Regulator launches campaign to raise awareness of sexual harassment at work
Yesterday WorkSafe Victoria launched the Let's Be Very Clear campaign to raise awareness of what sexual harassment is in order to educate employers on their responsibilities and encourage workers to call out unacceptable behaviour. The campaign will run across digital, print, radio and social media channels for a month.
WorkSafe reminds employers that preventing and effectively dealing with sexual harassment in the workplace is their responsibility and that failing to protect workers is a crime. WorkSafe Health and Safety Executive Director Julie Nielsen said the campaign was a wake-up call that this kind of behaviour can never be ok. "Let's be very clear - a workplace where sexual harassment is tolerated is an unsafe workplace," she said. "Employers have a responsibility to provide a safe and healthy workplace and we all have a role to play in calling out this unacceptable behaviour when we see it."
The campaign targets employers in industries identified as high risk, including information, media and telecommunications, healthcare and social assistance, retail, education and training, and manufacturing. It follows the announcement on International Working Women's Day (March 8) by the Victorian government that it has begun work on a new plan to stamp out sexual harassment in Victorian workplaces.
According to the Australian Human Rights Commission, one in three people have been sexually harassed at work in the past five years – highlighting the urgent need to tackle this pervasive workplace health and safety problem.
Acting Premier James Merlino joined Minister for Workplace Safety Ingrid Stitt and Minister for Women Gabrielle Williams to announce the establishment of a Ministerial Taskforce on Workplace Sexual Harassment to develop reforms that will prevent and better respond to sexual harassment in workplaces. A key initiative of this reform program will be starting consultation on a mandatory incident notification scheme that would require employers to notify WorkSafe of workplace sexual harassment.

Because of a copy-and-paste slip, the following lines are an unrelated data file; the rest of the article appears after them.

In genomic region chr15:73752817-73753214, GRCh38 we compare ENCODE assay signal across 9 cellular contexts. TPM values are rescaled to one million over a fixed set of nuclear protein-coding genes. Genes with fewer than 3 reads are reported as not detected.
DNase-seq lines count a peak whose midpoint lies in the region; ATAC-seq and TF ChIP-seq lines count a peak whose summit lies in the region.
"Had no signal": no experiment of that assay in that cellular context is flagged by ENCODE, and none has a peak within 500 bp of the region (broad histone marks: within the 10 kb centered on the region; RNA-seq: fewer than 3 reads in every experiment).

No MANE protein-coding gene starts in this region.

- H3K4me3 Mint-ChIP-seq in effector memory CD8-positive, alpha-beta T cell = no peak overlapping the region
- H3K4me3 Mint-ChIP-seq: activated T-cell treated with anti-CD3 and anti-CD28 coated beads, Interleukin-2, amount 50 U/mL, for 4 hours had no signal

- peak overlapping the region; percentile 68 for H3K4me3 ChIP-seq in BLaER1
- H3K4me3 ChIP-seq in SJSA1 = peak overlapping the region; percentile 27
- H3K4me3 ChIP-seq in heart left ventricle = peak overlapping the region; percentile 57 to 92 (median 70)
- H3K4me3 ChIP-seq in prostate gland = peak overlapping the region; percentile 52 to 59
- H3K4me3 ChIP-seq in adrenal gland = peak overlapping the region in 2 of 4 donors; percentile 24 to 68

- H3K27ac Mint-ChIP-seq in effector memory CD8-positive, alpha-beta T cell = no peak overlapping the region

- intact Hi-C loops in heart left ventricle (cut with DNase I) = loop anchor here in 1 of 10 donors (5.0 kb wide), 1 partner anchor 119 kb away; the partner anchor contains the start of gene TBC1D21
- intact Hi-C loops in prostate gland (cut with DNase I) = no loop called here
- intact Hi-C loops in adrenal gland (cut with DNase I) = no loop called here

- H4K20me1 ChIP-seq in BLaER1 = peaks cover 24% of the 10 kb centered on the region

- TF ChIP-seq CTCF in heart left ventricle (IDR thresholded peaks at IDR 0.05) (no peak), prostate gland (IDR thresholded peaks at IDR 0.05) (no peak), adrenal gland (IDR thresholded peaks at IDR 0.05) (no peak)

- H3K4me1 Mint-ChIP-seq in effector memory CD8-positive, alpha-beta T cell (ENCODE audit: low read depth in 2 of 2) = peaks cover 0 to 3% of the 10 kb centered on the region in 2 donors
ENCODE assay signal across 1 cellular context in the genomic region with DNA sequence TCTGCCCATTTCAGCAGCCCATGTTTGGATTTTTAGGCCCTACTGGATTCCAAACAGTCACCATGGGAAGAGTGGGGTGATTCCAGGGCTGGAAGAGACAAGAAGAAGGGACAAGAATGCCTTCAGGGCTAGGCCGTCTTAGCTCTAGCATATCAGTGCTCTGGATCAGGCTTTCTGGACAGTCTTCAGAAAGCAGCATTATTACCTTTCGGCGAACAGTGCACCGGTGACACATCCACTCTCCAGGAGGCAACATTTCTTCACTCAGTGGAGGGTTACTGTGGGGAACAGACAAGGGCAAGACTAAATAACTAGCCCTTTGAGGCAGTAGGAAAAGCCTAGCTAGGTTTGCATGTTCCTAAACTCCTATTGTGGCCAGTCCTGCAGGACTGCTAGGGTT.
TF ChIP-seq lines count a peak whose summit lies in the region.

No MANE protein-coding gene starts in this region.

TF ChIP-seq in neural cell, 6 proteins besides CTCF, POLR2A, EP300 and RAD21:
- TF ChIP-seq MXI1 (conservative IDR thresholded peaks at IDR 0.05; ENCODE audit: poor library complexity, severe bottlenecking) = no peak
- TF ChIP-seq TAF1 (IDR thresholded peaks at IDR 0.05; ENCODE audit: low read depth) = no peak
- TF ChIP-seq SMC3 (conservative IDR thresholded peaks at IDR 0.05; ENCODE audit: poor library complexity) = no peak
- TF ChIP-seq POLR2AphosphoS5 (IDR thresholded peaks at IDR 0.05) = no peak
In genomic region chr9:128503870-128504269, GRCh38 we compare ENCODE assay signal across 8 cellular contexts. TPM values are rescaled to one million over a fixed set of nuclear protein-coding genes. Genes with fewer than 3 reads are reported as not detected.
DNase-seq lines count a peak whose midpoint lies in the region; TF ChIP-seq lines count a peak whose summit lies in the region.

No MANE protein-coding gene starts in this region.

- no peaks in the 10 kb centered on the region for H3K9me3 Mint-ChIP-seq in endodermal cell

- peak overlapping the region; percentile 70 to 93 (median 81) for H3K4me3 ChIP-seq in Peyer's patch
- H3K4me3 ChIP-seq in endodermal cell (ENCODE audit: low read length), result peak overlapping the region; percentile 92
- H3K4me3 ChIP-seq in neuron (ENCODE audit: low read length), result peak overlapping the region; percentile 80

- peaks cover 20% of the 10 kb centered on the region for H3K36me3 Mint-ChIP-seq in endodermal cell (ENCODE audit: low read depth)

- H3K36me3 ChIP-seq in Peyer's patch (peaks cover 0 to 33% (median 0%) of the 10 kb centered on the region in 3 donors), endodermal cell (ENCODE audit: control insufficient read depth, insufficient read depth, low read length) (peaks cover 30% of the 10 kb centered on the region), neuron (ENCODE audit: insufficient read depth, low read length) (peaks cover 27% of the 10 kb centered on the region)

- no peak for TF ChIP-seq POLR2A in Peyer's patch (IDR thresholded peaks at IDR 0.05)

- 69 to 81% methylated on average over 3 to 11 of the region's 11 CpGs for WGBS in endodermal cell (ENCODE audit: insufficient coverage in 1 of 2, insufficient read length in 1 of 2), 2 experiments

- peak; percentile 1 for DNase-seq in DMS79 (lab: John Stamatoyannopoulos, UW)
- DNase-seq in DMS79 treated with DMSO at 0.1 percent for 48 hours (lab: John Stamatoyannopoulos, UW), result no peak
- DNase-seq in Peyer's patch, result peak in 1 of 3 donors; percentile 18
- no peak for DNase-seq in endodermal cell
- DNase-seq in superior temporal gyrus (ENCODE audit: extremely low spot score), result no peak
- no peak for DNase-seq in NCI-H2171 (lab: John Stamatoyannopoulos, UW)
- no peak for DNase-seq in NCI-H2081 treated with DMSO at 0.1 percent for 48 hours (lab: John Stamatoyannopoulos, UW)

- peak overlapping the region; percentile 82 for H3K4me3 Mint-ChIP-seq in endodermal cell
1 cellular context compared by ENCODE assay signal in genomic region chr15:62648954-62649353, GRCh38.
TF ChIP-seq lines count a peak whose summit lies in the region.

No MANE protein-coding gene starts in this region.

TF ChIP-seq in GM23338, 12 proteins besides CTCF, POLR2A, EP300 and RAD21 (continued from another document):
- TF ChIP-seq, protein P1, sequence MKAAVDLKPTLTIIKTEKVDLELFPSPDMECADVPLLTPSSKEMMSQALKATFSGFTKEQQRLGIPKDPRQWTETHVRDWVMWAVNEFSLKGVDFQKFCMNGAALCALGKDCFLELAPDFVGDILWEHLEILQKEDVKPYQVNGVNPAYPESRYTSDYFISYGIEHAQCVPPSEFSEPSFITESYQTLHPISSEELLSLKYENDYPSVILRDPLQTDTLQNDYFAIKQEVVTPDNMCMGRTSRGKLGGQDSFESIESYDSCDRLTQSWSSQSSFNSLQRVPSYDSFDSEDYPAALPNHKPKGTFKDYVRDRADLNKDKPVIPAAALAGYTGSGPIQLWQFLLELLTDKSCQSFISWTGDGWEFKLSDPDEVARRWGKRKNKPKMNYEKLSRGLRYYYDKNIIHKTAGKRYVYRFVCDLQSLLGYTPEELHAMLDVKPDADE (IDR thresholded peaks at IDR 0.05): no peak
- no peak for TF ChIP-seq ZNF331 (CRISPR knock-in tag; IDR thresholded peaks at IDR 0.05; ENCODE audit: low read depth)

The Taskforce will consider ways to strengthen the occupational health and safety framework to address sexual harassment, clarify employer obligations to boost accountability, encourage and support workers to speak up and consider measures to prevent the misuse of non-disclosure agreements in sexual harassment matters. It will be co-chaired by Parliamentary Secretary for Workplace Safety Bronwyn Halfpenny MP and Chair of the Equal Workplaces Advisory Council and experienced workplace injury lawyer, Liberty Sanger, will include union, employer and legal representatives, and has been asked to deliver its advice to the Government later this year. Read more: WorkSafe media release. Victorian Government media release.
Updated Employee Representation Guide now available
WorkSafe has just released the updated version of vital guidance on the importance of consultation, discrimination, HSR training entitlements, obligations of employers and more. One of the most useful pieces of guidance every produced by WorkSafe, unions and employer groups put our head together to ensure that the updated version is as useful as the original one. It is a fabulous tool for many HSRs trying to ensure their employers comply with their duties under the OHS Act. Check it out here.
WorkSafe accepts silica-related autoimmune compensation claim
WorkSafe Victoria insurers have accepted a compensation claim for an employee who was diagnosed with lupus rheumatoid arthritis after being exposed to toxic silica dust, in what lawyers believe could be an Australia-first decision. She developed the autoimmune conditions five years after working at a silica mining factory for nearly two decades. The woman is one of seven people who became unwell after being exposed to toxic silica dust. Her compensation claim was initially rejected, but a revised decision handed down on March 3.